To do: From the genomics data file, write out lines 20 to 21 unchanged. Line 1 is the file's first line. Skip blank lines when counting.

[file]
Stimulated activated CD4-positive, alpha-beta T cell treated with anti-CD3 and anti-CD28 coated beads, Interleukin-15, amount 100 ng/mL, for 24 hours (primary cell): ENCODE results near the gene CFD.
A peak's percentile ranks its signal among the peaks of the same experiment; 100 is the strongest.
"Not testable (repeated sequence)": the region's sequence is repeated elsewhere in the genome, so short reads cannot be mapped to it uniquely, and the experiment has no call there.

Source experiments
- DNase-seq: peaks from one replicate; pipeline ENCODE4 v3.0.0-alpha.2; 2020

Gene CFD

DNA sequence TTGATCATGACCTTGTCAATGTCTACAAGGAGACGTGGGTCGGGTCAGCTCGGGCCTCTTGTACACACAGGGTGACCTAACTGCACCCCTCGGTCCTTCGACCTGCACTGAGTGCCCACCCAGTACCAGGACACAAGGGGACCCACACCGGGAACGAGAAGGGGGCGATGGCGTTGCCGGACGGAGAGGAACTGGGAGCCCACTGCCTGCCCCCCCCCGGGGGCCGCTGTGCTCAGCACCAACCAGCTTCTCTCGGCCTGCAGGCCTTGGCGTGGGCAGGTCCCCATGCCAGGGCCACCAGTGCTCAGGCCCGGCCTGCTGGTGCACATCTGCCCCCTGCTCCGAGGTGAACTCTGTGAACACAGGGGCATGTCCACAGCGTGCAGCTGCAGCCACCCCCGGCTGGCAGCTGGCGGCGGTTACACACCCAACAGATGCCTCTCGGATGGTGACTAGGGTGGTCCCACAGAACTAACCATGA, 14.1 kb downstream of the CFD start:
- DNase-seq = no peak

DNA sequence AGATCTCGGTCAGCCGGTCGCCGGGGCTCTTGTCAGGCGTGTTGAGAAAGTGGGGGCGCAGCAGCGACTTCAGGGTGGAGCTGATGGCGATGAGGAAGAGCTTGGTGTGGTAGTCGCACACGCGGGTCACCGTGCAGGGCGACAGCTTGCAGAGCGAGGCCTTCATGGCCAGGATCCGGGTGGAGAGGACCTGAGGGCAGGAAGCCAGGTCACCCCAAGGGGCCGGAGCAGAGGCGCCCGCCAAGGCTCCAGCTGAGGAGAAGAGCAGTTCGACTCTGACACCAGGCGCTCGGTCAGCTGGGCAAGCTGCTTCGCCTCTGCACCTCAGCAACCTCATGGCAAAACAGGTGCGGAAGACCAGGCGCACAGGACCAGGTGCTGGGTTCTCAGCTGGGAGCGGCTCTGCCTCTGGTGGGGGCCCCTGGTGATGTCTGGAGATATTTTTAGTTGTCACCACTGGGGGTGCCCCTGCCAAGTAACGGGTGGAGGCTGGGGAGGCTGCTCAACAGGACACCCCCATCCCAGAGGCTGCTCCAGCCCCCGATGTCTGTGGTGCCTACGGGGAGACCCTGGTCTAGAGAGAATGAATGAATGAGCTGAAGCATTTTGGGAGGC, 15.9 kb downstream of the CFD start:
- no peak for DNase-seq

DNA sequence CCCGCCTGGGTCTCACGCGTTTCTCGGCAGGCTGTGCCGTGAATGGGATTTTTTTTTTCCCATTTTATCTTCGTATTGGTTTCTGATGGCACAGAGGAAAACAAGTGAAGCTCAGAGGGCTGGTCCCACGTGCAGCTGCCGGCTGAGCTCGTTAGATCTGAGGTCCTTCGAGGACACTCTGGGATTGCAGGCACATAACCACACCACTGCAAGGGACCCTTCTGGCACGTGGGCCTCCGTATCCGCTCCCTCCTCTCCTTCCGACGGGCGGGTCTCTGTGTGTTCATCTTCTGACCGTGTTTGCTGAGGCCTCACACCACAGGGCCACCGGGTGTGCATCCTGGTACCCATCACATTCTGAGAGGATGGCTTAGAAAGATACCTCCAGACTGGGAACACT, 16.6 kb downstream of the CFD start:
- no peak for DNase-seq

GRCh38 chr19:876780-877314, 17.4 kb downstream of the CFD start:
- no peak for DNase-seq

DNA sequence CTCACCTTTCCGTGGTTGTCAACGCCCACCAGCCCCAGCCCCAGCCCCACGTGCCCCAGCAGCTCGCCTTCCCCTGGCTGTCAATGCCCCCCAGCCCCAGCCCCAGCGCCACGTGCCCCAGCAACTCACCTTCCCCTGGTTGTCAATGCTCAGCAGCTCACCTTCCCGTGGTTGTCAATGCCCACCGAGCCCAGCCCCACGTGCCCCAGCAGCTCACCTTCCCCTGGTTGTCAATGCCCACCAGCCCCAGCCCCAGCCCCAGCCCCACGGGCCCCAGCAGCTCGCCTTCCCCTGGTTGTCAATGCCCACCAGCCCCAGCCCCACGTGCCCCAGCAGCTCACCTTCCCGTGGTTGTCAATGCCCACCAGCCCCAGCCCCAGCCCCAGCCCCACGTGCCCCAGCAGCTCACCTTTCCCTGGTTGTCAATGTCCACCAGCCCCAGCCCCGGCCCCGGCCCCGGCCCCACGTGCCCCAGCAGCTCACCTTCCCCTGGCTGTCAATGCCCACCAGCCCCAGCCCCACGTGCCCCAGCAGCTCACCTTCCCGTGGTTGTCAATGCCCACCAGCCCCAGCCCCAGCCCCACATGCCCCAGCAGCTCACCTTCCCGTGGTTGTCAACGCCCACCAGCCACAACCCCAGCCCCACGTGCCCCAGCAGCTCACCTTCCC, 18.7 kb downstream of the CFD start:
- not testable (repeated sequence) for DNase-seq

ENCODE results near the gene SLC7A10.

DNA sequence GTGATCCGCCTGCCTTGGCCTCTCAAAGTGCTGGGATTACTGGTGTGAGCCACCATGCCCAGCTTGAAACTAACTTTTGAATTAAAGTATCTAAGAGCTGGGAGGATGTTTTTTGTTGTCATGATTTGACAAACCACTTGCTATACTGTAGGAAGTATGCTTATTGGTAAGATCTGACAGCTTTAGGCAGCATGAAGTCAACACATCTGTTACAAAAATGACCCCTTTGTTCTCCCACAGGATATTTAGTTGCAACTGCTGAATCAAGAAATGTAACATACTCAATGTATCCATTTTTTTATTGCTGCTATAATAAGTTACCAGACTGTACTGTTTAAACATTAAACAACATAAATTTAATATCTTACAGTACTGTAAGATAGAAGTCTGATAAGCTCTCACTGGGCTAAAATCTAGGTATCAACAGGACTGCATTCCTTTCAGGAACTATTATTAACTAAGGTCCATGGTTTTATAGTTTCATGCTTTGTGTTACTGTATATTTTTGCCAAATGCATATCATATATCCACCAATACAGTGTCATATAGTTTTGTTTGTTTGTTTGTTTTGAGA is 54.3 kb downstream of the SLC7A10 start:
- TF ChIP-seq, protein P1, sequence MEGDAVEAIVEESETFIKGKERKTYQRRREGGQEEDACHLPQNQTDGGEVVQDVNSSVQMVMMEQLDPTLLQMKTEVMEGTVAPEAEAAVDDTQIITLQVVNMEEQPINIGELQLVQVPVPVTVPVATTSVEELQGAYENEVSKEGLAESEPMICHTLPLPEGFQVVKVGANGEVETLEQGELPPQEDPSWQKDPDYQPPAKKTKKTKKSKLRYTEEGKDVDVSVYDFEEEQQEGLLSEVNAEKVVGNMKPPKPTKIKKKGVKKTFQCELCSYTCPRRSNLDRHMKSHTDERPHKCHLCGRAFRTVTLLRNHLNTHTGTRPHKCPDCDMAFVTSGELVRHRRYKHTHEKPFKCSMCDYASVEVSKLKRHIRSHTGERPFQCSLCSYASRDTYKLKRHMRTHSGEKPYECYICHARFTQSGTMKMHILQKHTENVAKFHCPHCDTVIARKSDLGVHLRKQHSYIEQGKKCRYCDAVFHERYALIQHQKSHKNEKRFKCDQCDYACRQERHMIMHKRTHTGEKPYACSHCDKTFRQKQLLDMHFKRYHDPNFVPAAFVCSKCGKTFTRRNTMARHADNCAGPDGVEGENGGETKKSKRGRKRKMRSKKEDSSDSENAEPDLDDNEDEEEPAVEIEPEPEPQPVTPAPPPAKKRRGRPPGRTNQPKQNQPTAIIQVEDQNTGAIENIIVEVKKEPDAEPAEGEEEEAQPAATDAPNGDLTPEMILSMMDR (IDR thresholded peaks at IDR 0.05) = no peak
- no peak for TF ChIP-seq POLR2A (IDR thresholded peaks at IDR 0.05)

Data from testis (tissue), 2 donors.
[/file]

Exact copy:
- no peak for TF ChIP-seq POLR2A (IDR thresholded peaks at IDR 0.05)

Data from testis (tissue), 2 donors.